A few weeks ago, Rwanda’s sole cement producer, CIMERWA Ltd announced that it had made about Rwf4.5 billion francs in profit, a 24% margin, after several years of shifting difficult gears to find a profitable momentum.
Some observers had doubted the company would bounce back after succumbing miserable setbacks amid tight competition from regional players in the market.
A new team was set up, following rough views from President Paul Kagame wondering why the company was doing so badly despite government support at its disposal.
As the market expands with more than 900,000 tones expected to be consumed by end of 2020, the company’s CEO, Bheki Mthembu spoke to Taarifa, explaining how he turned the company around, the challenges he faced and how he intends to lay ground for continued growth before his contract expires soon.
Can you take us through the journey since you took over as CEO?
In 2017, CIMERWA Ltd made some profits, it is not the first time we made profits, but it was just on lower margins, and on low volumes. In 2018, we sunk deep because we invested US$3 million towards plant maintenance and upgrade. It was significant and it is in the context. It was the only reason that brought up these results which are so much surprising to others. This year, if you compare us to last year, we are 20% up on volume, 24% up on revenue. It is quite exceptional. What drove the numbers is just the expansion we did at the plant to gain more sales volumes. There were some headlines we had in 2017, which we had to solve. In 2018 we had interruptions to revamp the structure. It was prolonged because we had to fix quite a lot of things at the plant. Now we are seeing the results of the investments we made and the opportunities that we lost. We understand you also revised how you deal with local suppliers…
It is specifically developing and promoting local businesses. We have mobilized quite a lot on the logistics side of things; the in hauling of raw materials such as gypsum and coal, as well as transportation of products from the plant to the market. We use purely local transporters. It is significant, if you look at our input cost of production. Coal and gypsum have a significant contribution to high input cost of our finished cement product. Within the high landed cost of coal and gypsum transport is a major portion. We use local transport because in the past we could pay transport portion in the dollar denominated currency but now we pay in local currency. Apart from securing our critical raw materials in local currency, most critically, we have mobilize the local entrepreneurs to part-take in our logistics value chain.
What market segment caters for your largest supply targets?
Currently, our biggest consumer is the reserve force, government projects and a lot of clustered national distributors.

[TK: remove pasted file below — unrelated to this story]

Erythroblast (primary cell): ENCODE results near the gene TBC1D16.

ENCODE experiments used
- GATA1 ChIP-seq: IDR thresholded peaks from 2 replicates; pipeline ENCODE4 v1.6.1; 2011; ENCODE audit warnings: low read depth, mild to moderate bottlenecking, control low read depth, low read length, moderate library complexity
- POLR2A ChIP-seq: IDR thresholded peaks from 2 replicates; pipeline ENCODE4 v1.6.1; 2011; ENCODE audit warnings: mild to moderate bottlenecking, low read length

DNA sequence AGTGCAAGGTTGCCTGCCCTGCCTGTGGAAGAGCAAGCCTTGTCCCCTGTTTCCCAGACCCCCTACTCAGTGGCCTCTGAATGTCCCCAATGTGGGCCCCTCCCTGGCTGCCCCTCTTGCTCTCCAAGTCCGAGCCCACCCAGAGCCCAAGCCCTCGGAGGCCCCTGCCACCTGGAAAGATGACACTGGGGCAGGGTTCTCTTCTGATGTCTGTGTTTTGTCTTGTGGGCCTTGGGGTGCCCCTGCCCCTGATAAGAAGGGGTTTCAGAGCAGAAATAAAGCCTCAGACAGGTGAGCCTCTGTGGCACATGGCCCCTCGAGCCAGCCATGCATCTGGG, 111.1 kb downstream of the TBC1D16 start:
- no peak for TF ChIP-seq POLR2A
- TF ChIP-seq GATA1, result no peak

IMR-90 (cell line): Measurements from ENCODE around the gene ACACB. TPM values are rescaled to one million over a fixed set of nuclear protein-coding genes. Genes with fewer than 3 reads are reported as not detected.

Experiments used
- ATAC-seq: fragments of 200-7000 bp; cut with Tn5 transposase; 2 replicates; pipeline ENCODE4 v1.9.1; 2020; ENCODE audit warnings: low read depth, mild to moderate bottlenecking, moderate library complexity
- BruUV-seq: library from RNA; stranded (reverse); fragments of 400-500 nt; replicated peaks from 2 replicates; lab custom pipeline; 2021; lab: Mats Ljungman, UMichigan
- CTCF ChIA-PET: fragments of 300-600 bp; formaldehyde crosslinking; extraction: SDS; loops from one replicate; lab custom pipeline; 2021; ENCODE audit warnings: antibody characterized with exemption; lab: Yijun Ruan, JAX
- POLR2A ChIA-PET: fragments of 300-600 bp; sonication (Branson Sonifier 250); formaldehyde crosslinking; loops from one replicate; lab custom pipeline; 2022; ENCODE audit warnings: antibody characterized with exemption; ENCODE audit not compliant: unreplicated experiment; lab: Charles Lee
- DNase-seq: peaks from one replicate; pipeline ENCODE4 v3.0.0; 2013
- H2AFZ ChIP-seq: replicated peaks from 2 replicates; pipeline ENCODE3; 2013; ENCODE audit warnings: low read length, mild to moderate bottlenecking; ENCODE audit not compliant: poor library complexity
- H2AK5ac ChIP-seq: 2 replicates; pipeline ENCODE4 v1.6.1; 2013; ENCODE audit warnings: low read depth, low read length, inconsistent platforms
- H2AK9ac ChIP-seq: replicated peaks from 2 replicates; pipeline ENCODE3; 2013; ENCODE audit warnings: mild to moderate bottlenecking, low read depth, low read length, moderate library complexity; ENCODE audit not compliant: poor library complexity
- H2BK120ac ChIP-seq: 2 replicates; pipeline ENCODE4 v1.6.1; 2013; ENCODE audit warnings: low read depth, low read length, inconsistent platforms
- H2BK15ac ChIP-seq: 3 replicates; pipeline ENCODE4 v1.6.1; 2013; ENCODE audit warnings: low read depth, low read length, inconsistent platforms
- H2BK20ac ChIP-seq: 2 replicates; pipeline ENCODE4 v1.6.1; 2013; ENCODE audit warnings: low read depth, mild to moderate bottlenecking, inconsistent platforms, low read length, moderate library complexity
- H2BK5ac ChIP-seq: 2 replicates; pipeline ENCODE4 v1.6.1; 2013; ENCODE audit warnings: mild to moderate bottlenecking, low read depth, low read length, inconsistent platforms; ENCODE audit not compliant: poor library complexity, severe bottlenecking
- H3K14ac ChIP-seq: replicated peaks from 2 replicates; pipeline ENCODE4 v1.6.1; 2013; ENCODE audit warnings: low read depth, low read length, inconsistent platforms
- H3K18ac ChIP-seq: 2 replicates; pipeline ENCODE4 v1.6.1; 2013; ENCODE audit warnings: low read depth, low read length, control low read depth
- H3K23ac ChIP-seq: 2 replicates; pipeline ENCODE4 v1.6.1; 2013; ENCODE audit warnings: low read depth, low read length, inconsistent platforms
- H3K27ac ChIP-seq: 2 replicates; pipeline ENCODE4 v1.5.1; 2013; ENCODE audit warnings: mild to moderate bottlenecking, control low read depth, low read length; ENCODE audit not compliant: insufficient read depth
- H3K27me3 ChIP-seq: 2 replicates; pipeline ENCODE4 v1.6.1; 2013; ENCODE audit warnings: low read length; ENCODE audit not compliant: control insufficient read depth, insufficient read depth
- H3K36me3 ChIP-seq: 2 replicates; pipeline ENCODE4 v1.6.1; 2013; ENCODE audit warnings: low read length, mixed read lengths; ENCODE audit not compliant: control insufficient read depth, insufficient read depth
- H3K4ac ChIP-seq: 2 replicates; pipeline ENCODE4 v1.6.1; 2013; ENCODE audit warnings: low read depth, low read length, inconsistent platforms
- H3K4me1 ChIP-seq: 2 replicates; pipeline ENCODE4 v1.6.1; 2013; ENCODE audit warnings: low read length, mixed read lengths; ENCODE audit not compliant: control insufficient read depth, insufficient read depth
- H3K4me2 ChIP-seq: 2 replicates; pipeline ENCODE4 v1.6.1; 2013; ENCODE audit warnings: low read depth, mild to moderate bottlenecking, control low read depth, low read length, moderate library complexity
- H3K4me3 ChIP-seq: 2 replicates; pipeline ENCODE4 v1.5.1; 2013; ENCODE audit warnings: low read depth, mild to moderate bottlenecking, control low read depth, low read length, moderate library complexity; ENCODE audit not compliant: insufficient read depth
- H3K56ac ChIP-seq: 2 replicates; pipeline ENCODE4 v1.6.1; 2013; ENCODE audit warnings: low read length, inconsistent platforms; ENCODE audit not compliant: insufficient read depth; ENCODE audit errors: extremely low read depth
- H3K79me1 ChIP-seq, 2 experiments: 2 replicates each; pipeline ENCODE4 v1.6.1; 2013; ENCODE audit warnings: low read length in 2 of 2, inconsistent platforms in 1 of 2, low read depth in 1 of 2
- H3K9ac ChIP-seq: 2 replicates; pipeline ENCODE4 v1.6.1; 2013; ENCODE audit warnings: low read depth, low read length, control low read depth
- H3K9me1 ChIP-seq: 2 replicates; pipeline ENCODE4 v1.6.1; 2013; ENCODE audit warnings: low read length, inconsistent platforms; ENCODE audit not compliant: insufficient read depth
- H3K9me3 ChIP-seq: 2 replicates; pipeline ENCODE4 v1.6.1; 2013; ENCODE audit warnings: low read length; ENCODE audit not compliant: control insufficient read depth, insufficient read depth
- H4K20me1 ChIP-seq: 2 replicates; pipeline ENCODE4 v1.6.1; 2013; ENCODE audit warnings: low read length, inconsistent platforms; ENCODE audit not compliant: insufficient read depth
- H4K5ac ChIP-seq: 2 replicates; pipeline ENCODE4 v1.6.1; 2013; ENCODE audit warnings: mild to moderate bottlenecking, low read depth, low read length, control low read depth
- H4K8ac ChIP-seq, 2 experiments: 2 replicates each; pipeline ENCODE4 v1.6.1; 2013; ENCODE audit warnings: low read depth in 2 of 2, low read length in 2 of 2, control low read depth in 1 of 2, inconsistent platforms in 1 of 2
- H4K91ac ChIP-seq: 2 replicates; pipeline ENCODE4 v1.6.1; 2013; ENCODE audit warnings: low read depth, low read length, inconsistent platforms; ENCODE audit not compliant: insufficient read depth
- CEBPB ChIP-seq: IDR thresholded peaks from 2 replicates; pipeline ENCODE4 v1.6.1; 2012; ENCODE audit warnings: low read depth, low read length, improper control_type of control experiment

What are the biggest projects that consumed your cement?
The reserve force on IDP model village homes, the Kigali Sports Arena, the Afriprecast solution, the international airport, but not as significant as we expected. We believe their volumes will significantly increase in the future.
How much can you produce at the moment?
480,000 tons per annum.
What are the market demand dimensions?
As we speak, the national cement demand sits at around 750,000 tons per annum (tpa).
We invested on 600,000 (tpa) and unfortunately, the plant could not get to its design capacity of 600,000 (tpa) because of the raw material high moisture. To make cement you need limestone. In Rwanda, limestone is found in the south-western region. Our limestone deposit sits on the Mashyuza hot-water spring. Therefore as you mine it, it comes out with water, and that water is a huge problem for our process because we have to dry it. Typical limestone from a normal blast contains moisture levels of around 5-8%, where in our case, moisture can go up to 18-20%. The deeper you go into the mine, the more you get into the hot-water spring, and that is the challenge we are facing. It gets worse when it is raining, that’s why the technology that we will acquire going forward will have to be more efficient in limestone drying.
Regarding the issue of cement from Uganda, could your numbers have gone up because of Hima Cement exit from the market?
That is not true! We still have a lot of gaps in terms of cement capacity production in the country. Currently we are still importing cement from the Tanzanian suppliers, so there is still a substitute in terms of the gap that we are not reaching. Even today, if we were to produce all the 600,000 tons of cement, as per our design capacity, there wouldn’t be enough cement for our country that requires 750,000 tons per annum and by the end of next year, around 900,000 tons, and in 2021, it will be consuming more than 1 million tons. So, Rwanda is aggressively growing on its infrastructure delivery and we like the challenges, we have to wear our new thinking caps and roll up our sleeves to take advantage of this opportunity.